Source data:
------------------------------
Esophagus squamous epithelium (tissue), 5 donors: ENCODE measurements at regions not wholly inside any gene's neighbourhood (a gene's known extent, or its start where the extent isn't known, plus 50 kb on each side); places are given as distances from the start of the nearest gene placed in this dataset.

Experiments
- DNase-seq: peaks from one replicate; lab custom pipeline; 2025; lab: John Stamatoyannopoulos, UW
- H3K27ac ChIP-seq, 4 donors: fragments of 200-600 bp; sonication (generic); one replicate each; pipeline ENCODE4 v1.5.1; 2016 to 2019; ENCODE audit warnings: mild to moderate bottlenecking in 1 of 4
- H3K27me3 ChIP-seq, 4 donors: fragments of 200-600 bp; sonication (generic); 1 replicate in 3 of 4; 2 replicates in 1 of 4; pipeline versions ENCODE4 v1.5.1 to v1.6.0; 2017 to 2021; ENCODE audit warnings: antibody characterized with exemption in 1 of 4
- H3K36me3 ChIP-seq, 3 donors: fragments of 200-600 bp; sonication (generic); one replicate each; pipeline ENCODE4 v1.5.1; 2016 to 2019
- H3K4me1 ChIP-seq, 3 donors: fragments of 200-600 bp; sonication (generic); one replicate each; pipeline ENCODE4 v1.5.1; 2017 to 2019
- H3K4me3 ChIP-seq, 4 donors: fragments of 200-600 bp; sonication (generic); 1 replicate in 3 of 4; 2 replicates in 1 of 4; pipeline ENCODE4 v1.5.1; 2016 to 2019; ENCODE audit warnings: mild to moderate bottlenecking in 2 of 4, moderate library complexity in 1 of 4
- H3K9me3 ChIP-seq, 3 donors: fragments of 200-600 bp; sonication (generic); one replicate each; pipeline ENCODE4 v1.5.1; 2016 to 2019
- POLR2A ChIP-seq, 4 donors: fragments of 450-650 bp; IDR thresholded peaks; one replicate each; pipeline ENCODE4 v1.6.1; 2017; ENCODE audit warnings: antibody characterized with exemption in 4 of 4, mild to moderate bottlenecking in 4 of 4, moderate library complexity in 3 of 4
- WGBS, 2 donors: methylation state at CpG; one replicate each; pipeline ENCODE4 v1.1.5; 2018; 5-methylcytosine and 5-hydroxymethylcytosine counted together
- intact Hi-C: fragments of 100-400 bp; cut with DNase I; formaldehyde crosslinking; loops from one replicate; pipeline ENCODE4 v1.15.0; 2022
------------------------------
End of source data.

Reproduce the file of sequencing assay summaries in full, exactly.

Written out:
Esophagus squamous epithelium (tissue), 5 donors: ENCODE measurements at regions not wholly inside any gene's neighbourhood (a gene's known extent, or its start where the extent isn't known, plus 50 kb on each side); places are given as distances from the start of the nearest gene placed in this dataset.

Experiments
- DNase-seq: peaks from one replicate; lab custom pipeline; 2025; lab: John Stamatoyannopoulos, UW
- H3K27ac ChIP-seq, 4 donors: fragments of 200-600 bp; sonication (generic); one replicate each; pipeline ENCODE4 v1.5.1; 2016 to 2019; ENCODE audit warnings: mild to moderate bottlenecking in 1 of 4
- H3K27me3 ChIP-seq, 4 donors: fragments of 200-600 bp; sonication (generic); 1 replicate in 3 of 4; 2 replicates in 1 of 4; pipeline versions ENCODE4 v1.5.1 to v1.6.0; 2017 to 2021; ENCODE audit warnings: antibody characterized with exemption in 1 of 4
- H3K36me3 ChIP-seq, 3 donors: fragments of 200-600 bp; sonication (generic); one replicate each; pipeline ENCODE4 v1.5.1; 2016 to 2019
- H3K4me1 ChIP-seq, 3 donors: fragments of 200-600 bp; sonication (generic); one replicate each; pipeline ENCODE4 v1.5.1; 2017 to 2019
- H3K4me3 ChIP-seq, 4 donors: fragments of 200-600 bp; sonication (generic); 1 replicate in 3 of 4; 2 replicates in 1 of 4; pipeline ENCODE4 v1.5.1; 2016 to 2019; ENCODE audit warnings: mild to moderate bottlenecking in 2 of 4, moderate library complexity in 1 of 4
- H3K9me3 ChIP-seq, 3 donors: fragments of 200-600 bp; sonication (generic); one replicate each; pipeline ENCODE4 v1.5.1; 2016 to 2019
- POLR2A ChIP-seq, 4 donors: fragments of 450-650 bp; IDR thresholded peaks; one replicate each; pipeline ENCODE4 v1.6.1; 2017; ENCODE audit warnings: antibody characterized with exemption in 4 of 4, mild to moderate bottlenecking in 4 of 4, moderate library complexity in 3 of 4
- WGBS, 2 donors: methylation state at CpG; one replicate each; pipeline ENCODE4 v1.1.5; 2018; 5-methylcytosine and 5-hydroxymethylcytosine counted together
- intact Hi-C: fragments of 100-400 bp; cut with DNase I; formaldehyde crosslinking; loops from one replicate; pipeline ENCODE4 v1.15.0; 2022